So needless to say, I see a huge value in using this reading program with middle school students.  I'm thrilled that I was able to participate in this linky, as it has inspired me to focus more on root word instruction in my classroom.  There is a real need for explicit instruction that will enhance the way our students make meaning from text.  Reading Warriors provides a tool for teachers that is well-organized, concise, achievable and flexible.





Discover the program IN ACTION in more K-6th grade classrooms as you Pass the Torch!! Get ideas, discover the progression of the program, and enter the Raffle for a chance to win ONE of the three prizes listed below!!

First Place Winner : Gold Medal

  Prizes: Complete Reading Olympians Program
            $50.00 Amazon Gift Card
            50% off Discount Code for a 1-Day shopping spree at The 3AM Teacher's Etsy store!

Second Place Winner: Silver Medal

   Prizes: $25.00 Amazon Gift Card
              40% off Discount Code for a 1-Day shopping spree at The 3AM Teacher's Etsy store!

Third Place Winner: Bronze Medal

    Prizes: 30% off Discount Code for a 1-Day shopping spree at The 3AM Teacher's Etsy store!


Pass the Torch!!!
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Remember to Pass the Torch for more linky fun!

Happy Teaching...


Wednesday, April 3, 2013

Dragonfly Spring Freebie

I am so ready for spring, but as I look out the window there is SNOW whipping past my front porch!  Oh well, I'm getting into the spring mood by posting this dragonfly metamorphosis freebie.  This free printable is based on the wonderful picture book, Eliza and the Dragonfly.  In this fictional story Eliza finds a dragonfly and then travels to a local pond with her Aunt Doris to learn all about the dragonfly life cycle.  The watercolor pictures are gorgeous and the plot is engaging and believable.  It makes for a great read aloud that is packed with excellent science information.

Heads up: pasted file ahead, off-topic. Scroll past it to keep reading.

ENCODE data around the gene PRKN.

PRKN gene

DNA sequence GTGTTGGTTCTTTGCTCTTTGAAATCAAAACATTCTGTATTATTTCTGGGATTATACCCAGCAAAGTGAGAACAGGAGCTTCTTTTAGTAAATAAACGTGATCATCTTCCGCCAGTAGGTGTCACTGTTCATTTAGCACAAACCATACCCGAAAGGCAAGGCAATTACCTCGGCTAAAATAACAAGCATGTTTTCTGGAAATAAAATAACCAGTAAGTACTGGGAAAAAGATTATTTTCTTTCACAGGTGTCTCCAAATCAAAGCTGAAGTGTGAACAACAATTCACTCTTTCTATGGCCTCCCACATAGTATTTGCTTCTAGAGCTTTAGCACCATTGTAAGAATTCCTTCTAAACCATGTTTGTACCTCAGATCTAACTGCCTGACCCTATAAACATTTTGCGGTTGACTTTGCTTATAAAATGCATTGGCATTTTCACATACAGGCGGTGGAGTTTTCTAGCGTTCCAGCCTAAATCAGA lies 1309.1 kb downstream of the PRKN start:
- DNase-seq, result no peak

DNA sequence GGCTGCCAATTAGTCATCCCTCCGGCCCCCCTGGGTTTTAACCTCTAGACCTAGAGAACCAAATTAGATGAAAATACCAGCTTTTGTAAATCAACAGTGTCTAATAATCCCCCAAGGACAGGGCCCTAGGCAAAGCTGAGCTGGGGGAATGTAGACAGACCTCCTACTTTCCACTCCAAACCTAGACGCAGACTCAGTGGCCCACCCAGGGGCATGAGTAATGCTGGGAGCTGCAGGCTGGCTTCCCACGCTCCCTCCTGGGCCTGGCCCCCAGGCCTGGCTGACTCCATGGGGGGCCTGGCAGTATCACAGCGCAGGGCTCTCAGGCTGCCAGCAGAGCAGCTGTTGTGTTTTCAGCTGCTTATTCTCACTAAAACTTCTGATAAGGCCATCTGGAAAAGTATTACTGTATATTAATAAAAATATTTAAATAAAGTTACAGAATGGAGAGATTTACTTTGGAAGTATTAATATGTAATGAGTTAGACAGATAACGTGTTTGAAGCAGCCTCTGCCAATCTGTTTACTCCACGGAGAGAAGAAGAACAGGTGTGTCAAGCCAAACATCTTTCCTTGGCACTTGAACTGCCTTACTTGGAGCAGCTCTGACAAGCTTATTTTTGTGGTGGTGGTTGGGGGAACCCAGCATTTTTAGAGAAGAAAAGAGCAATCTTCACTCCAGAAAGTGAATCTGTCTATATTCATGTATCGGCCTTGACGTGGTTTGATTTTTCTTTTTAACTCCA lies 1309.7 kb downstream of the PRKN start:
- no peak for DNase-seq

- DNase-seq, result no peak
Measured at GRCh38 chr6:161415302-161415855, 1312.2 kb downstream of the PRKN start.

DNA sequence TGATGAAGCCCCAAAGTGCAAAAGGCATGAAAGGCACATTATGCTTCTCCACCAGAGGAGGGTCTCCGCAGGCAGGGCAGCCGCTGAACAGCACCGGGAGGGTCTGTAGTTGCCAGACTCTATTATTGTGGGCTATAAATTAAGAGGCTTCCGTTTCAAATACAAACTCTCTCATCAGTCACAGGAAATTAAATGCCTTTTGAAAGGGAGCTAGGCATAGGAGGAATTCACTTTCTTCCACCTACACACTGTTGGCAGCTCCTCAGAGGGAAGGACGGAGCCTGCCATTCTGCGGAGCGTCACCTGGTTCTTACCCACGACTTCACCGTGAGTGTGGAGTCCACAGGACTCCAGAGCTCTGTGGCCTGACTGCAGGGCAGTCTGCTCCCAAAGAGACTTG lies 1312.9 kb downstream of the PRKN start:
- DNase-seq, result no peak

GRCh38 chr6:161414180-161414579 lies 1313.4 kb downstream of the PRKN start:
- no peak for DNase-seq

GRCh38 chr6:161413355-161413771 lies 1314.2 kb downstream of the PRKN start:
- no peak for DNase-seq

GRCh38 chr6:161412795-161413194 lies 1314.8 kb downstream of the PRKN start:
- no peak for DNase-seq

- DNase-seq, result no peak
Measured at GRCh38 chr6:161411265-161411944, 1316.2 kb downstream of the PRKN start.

The free printable activity includes a pre and post reading chart, a diagram for students to color and label, as well as some comprehension questions.  For those of you who use Promethean Boards, I also included a simple flipchart in the downloadable file for you to use as a visual with your students.
The freebie includes a possible lesson sequence as well as a teacher answer key.
This can be used as part of any ecology-themed unit, but I'm also thinking that this might be a nice addition to a butterfly unit because it will allow students to compare and contrast complete vs. incomplete metamorphosis.